from Vol. 33 | Issue 1 | 2014


Time to End Two-Tier Wage Contracts

By Christo Aivalis


"We are thankful for these and all the good things of life. We recognize that they are a part of our common heritage and come to us through the efforts of our brothers and sisters the world over. What we desire for ourselves, we wish for all. To this end, may we take our share in the world's work and the world's struggles."
J.S. Woodsworth, founder of the Co-operative Commonwealth Federation

Many issues weigh heavily upon the minds of young workers like me, including the high cost of post-secondary education. It blocks some of us from access to university, and it presents those like me, who manage to get in, with high debts and crushing interest payments. Faced with systemic underemployment, we often have to delay major life milestones, such as finding our own place to live or starting a family. Considering these challenges to young people, perhaps no other major issue looms over us more ominously (besides climate change) than that of the
growing acceptance of paying young people less for doing the same work as older workers, through two-tier wage provisions in collective agreements.

Two-tier provisions in unionized workplaces are all about inequality. One example is where older workers with more seniority, who already have job security, continue to receive their regular rate of pay, while most young workers, as well as new Canadians, those displaced from other jobs, and the already economically marginalized, receive a lower rate of pay for doing the same work. Another example might be a collective agreement that retains a pension plan for current employees, but which denies future hires retirement security.

Many negative consequences result from the provision of two-tier wages in collective agreements, for society as a whole, and for the labour movement. First, two-tier wages feed into the rise of an underclass of young workers, and pressure parents to help their adult children with rent and loan payments. In the longer term, the millions of young people working low- or no- paying jobs won't be able to buoy consumer spending or purchase homes, which are, for many, the key source of retirement income. A generation will be left without the means to support itself, and, by extension, to support society.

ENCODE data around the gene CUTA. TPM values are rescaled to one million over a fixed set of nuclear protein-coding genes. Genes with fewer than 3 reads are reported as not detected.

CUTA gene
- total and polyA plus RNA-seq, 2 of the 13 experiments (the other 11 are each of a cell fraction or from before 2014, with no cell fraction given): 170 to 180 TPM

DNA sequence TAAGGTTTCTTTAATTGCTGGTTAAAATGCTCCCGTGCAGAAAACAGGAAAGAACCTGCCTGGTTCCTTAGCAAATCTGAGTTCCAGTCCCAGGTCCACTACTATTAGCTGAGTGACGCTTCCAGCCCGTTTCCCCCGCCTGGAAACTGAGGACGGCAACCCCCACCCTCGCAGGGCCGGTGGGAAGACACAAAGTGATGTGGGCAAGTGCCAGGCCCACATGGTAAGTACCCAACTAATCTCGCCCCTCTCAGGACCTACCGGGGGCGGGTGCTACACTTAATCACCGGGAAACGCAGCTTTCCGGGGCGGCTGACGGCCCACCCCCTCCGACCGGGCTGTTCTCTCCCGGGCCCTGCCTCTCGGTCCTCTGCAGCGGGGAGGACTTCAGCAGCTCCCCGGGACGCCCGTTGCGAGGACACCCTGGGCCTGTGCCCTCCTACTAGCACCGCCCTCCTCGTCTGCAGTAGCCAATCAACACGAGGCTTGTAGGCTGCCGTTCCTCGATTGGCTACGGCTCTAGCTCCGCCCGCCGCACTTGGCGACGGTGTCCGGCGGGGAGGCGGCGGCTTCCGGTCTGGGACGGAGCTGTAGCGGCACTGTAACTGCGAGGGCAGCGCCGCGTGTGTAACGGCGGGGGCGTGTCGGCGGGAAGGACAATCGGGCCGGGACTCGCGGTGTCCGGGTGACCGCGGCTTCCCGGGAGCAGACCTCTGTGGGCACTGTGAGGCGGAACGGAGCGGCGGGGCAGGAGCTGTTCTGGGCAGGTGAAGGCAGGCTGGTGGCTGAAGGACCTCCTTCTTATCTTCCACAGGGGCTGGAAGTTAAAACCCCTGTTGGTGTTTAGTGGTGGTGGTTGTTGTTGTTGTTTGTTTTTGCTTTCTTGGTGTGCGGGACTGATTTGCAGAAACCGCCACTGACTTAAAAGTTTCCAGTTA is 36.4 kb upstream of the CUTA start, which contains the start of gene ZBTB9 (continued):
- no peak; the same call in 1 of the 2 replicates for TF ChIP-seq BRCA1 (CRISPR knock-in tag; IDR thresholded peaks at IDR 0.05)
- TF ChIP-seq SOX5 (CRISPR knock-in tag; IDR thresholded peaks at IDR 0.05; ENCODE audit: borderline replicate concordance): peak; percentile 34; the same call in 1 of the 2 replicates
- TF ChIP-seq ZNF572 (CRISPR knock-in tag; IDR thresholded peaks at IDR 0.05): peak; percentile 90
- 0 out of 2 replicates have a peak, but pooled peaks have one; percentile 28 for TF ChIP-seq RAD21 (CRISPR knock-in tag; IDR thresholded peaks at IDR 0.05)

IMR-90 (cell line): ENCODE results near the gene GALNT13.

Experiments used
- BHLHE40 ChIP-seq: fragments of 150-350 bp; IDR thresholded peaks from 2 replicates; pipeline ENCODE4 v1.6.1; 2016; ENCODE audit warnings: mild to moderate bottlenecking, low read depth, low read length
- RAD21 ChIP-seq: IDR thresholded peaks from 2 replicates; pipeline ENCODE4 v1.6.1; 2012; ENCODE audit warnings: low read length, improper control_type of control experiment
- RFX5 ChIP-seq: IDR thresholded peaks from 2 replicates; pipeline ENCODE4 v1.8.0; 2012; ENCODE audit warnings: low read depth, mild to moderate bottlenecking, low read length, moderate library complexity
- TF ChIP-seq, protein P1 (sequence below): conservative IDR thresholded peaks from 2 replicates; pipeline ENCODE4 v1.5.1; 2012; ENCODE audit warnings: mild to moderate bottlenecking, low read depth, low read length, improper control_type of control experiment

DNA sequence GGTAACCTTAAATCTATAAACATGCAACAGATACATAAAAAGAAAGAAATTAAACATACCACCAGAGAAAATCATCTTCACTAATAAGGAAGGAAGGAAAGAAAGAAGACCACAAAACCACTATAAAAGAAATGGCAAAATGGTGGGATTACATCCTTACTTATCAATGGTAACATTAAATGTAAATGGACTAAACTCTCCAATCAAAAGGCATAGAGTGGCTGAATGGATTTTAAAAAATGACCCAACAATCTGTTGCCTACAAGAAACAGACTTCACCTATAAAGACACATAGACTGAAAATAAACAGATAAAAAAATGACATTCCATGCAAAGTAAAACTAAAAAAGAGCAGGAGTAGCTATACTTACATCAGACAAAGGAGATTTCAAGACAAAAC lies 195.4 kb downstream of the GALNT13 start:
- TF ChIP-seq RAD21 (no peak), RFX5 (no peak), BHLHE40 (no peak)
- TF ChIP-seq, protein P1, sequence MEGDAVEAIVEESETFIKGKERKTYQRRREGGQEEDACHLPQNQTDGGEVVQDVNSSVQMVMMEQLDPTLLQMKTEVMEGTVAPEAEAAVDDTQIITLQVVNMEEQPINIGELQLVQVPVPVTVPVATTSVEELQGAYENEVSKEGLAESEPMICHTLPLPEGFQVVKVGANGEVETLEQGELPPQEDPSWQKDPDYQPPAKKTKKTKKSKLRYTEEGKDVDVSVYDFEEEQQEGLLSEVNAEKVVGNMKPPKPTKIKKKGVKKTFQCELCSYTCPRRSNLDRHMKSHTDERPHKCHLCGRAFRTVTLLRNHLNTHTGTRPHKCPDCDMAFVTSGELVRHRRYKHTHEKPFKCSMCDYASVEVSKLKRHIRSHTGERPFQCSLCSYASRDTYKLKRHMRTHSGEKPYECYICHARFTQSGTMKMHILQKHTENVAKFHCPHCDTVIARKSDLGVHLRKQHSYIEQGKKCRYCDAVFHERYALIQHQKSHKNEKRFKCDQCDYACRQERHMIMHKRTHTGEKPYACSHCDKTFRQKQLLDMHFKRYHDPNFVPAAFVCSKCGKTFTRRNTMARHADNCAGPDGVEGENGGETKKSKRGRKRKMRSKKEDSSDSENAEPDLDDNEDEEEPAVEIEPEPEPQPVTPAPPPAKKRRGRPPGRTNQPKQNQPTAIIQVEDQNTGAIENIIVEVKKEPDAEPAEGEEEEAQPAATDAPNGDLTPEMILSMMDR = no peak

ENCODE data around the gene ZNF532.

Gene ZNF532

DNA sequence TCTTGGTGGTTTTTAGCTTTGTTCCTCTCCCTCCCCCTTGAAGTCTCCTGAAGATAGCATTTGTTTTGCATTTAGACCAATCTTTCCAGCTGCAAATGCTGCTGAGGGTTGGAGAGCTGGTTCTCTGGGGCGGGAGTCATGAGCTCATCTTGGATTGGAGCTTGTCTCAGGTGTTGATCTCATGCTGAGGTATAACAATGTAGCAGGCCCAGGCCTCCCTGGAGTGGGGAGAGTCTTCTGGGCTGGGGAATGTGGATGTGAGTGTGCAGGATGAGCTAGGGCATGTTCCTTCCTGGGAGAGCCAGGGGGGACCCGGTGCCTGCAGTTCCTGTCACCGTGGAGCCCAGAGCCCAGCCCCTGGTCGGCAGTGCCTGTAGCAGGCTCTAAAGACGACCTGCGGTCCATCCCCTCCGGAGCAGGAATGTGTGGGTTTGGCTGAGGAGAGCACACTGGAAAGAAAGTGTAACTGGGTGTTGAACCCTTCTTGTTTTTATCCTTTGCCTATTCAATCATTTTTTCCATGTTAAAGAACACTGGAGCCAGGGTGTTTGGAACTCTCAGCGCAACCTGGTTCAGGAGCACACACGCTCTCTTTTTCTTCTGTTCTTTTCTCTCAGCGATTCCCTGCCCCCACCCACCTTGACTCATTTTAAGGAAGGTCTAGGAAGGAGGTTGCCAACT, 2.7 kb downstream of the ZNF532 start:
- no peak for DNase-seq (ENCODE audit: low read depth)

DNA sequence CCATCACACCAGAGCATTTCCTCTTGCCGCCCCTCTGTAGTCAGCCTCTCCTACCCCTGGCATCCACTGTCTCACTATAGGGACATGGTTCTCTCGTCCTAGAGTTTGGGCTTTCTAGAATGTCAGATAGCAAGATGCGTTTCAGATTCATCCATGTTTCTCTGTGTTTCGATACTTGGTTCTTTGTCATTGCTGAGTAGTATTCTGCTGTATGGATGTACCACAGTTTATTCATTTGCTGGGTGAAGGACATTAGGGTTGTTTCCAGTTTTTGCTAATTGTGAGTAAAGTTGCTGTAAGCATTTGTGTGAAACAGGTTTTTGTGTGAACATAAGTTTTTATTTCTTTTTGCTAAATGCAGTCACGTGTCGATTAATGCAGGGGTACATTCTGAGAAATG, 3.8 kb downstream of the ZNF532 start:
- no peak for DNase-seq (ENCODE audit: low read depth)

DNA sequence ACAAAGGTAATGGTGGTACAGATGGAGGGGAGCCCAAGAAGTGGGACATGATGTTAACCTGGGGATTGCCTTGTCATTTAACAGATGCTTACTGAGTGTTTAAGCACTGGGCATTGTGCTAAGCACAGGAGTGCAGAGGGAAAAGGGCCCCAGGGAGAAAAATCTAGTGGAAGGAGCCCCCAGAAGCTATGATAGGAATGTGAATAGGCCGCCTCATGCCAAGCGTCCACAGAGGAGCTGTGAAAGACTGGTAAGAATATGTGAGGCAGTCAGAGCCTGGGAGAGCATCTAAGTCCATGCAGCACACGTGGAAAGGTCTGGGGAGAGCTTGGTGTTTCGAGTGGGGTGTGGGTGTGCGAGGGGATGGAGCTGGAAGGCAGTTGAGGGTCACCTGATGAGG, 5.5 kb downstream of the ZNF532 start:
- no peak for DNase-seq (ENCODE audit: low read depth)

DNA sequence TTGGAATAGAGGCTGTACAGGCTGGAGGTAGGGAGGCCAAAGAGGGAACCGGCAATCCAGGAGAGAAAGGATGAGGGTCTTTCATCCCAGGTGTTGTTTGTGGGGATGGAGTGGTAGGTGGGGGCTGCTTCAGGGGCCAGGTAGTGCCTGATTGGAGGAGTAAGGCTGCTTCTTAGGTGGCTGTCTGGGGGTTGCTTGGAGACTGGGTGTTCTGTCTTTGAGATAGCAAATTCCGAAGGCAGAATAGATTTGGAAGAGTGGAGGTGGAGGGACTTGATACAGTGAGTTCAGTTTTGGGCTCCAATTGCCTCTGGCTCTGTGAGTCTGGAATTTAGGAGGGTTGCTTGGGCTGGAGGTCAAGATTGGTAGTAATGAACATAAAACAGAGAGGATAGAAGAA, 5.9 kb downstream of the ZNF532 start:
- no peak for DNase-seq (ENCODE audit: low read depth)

For our labour movement, the consequences could be no less dire. The movement is facing a demographic time bomb, with many of its members, activists, and staff set to retire in the next few years. Without new blood to replace them, the movement will be all the weaker, and institutional memory loss will be endemic. Who will be left to remember labour's history and be proud and caring trade unionists in the future?

Any acceptance of two-tier contracts weakens the movement. Young workers will consider themselves treated as second-class citizens and members, and see unions as increasingly irrelevant to their lives. Further, the mainstream caricature of unions and their members as "self-interested" will take a stronger hold among young workers labouring in unionized environments while not enjoying the full benefits of union membership. Finally, two-tiered contracts within one's union isn't conducive to solidarity and unity. If organized labour wants to ensure participation from the next generation of workers, they not only need to create space for us within their organizational structures, but also to ensure that agreements reflect fairness for young workers.